As of December 2020, there are 6,274 microgen solar sites in Alberta, with a total capacity of 89 MW. In contrast, there are only 2 distribution connected solar sites, with a total capacity of 5.6 MW.

Community Generation

  • Key requirements: a community benefits agreement/statement involving an indigenous community, group or municipality (some paperwork is required to be filed to show partnership, no strict requirements as to the content); no self-supply needed. 
  • Process: the wire service provider and AUC need to qualify the project; an AUC application is required if above 1 MW. 
  • Benefits: the wire service provider installs and purchases the meter ($50-60K) and provides metering data management; the Balancing Pool will look after the energy trading and pays out monthly.
  • Downsides: the project now has a third party (a not-for-profit, municipality or an indigenous group) which may add further complexity to the financing and sale process, if the developer is contemplating that option down the road. 

The AUC recently approved a number of Community Generation projects involving municipalities, not-for-profits and indigenous partners – there are different ways to structure these arrangements and the Commission allows some flexibility to the parties on the commercial end to help launch meaningful and efficient community partnerships.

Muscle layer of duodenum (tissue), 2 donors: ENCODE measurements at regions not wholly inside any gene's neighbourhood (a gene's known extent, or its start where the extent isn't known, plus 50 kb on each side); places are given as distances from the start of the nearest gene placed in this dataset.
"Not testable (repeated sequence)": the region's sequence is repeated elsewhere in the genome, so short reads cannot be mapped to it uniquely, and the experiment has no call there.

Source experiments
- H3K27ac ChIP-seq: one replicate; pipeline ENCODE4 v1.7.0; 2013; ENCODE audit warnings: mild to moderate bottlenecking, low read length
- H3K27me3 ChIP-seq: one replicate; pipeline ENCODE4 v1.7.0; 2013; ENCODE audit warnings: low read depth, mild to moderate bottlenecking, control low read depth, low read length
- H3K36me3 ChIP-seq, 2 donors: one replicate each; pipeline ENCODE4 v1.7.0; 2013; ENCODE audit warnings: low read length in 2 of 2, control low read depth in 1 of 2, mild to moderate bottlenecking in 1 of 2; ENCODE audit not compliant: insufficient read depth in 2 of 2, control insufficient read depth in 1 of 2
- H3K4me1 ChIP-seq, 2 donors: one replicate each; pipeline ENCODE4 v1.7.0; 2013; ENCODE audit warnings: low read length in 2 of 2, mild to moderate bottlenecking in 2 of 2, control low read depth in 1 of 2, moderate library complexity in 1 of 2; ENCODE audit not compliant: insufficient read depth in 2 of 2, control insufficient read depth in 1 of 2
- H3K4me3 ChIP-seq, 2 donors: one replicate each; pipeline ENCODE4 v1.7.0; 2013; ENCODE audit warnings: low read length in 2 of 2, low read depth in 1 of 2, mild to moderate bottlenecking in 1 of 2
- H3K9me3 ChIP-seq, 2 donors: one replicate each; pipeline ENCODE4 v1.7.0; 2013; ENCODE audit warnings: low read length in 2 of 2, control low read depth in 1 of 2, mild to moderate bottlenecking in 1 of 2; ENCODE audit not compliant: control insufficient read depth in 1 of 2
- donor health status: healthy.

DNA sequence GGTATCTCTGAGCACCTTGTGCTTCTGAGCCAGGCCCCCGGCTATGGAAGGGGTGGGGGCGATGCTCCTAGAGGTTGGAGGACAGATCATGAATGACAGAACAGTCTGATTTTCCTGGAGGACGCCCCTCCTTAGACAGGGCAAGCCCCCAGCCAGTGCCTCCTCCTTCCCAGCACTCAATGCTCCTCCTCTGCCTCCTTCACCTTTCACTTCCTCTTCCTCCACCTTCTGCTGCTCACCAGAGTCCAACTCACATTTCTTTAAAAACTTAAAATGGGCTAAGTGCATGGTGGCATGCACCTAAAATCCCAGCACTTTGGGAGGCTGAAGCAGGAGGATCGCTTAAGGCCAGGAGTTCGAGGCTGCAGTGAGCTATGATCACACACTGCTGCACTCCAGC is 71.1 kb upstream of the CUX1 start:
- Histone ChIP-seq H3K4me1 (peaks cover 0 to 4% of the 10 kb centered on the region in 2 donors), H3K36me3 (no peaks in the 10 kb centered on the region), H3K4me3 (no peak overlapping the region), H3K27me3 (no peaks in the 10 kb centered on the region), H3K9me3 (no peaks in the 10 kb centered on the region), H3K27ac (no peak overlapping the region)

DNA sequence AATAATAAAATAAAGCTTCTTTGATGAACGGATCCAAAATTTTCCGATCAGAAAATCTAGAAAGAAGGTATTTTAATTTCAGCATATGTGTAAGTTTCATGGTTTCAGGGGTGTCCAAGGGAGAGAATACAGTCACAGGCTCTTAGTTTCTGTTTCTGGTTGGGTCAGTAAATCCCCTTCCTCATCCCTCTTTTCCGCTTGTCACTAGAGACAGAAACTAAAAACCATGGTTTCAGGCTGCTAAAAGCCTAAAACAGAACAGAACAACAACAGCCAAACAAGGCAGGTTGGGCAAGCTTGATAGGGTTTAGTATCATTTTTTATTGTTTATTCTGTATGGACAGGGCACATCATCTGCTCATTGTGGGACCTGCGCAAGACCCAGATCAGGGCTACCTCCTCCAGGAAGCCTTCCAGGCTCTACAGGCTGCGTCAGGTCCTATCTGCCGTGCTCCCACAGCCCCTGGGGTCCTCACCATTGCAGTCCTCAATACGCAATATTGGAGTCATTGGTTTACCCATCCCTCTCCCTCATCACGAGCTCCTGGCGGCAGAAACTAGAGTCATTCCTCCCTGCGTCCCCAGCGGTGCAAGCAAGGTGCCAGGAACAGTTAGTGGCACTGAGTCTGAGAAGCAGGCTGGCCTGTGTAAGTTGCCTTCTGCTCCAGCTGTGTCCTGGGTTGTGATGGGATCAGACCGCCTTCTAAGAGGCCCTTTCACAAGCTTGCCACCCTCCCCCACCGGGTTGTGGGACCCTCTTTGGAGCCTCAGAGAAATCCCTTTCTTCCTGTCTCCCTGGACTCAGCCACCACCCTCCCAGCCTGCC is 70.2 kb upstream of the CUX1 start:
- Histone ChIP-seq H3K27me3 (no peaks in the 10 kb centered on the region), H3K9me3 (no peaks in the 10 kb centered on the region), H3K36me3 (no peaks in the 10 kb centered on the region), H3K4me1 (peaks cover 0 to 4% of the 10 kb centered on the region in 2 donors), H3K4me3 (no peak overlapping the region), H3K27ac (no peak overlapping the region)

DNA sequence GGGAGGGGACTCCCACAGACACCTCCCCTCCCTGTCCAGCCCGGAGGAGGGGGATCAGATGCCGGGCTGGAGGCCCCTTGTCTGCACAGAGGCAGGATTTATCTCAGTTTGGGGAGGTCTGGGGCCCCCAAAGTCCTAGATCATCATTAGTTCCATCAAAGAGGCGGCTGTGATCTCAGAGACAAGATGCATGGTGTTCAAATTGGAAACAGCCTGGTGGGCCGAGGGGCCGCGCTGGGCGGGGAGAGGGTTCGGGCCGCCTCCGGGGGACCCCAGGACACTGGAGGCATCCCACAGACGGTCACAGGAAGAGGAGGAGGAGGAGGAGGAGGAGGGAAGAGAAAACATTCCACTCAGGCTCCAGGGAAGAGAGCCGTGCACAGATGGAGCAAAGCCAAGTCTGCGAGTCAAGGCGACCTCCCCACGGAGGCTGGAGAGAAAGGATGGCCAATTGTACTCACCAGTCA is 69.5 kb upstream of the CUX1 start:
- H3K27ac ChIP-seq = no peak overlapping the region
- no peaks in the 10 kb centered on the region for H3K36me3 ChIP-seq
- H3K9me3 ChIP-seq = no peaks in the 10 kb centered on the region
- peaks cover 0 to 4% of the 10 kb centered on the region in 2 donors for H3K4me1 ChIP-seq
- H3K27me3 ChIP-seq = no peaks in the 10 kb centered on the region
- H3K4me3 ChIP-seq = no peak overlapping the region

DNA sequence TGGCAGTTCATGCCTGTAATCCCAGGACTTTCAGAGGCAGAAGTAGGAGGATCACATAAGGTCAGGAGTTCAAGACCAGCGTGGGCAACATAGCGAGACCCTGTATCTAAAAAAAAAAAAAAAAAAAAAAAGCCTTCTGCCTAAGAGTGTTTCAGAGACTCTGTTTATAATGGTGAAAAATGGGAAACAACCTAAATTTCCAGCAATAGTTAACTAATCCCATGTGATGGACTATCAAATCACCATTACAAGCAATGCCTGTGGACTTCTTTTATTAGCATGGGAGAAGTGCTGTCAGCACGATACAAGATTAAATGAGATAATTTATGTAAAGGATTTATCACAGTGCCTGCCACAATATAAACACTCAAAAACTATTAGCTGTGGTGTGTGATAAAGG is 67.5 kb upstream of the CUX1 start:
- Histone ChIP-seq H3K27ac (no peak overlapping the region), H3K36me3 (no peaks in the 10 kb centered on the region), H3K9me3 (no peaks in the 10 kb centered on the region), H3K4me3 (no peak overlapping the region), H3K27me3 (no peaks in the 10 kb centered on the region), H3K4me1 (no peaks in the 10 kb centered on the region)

Small Scale Generation

  • Key requirement: the project has to be within the existing hosting capacity on the substation and feeders that are located in the project area.
  • Process: the wire service provider needs to qualify the project; an AUC application is required for anything above 1 MW. 
  • Benefits: assumption of a “zero dollars” offer to the power pool (it means that the block of electricity from the project is offered to the pool at $0 and it becomes a price-taker); the Balancing Pool acts as the market participant in dealing with the AESO (energy trading), including financial settlement matters; AESO pays the Balancing Pool based on the hourly price; the Balancing Pool pays to the market participant – less admin costs for the project; wire service provider must provide metering services and meter data manager services.
  • Downsides: no meter purchase.

Most Appropriate Connection Stream

As discussed above, Microgeneration would work in a well-supported self-supply scenario (wire service providers review and verify the existing and planned load carefully and will reject any attempts to misuse the microgeneration program).  

At the same time, Community Generation requires a reliable partner which may or may not be available to the project developer at the early stages when the connection application is being filed with the wire service provider. 

Finally, the Small Scale Generation program is still fairly new and it remains to be seen how the wire service providers across the Province and the AUC interpret its eligibility requirements, including the “available hosting capacity” criteria in their service area, and whether it would work as intended and provide a fast track connection solution for solar generation in Alberta.